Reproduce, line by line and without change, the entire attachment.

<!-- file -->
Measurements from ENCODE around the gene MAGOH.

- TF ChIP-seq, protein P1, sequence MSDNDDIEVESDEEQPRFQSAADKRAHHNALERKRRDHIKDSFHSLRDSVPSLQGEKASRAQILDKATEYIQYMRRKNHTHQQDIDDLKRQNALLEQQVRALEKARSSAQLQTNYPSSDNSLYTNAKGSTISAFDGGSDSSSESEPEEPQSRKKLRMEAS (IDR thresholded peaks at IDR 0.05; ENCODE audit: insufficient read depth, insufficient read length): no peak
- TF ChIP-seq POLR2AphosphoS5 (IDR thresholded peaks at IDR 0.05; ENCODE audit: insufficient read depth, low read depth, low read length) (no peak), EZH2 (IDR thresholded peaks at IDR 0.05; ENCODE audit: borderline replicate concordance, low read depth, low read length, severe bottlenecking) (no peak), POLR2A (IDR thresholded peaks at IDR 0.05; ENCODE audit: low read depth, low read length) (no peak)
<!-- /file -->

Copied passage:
Measurements from ENCODE around the gene MAGOH.

- TF ChIP-seq, protein P1, sequence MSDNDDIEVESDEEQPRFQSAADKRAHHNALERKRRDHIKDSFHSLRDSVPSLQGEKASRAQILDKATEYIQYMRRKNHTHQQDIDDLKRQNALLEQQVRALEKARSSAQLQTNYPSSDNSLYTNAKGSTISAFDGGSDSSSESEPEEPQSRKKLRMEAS (IDR thresholded peaks at IDR 0.05; ENCODE audit: insufficient read depth, insufficient read length): no peak
- TF ChIP-seq POLR2AphosphoS5 (IDR thresholded peaks at IDR 0.05; ENCODE audit: insufficient read depth, low read depth, low read length) (no peak), EZH2 (IDR thresholded peaks at IDR 0.05; ENCODE audit: borderline replicate concordance, low read depth, low read length, severe bottlenecking) (no peak), POLR2A (IDR thresholded peaks at IDR 0.05; ENCODE audit: low read depth, low read length) (no peak)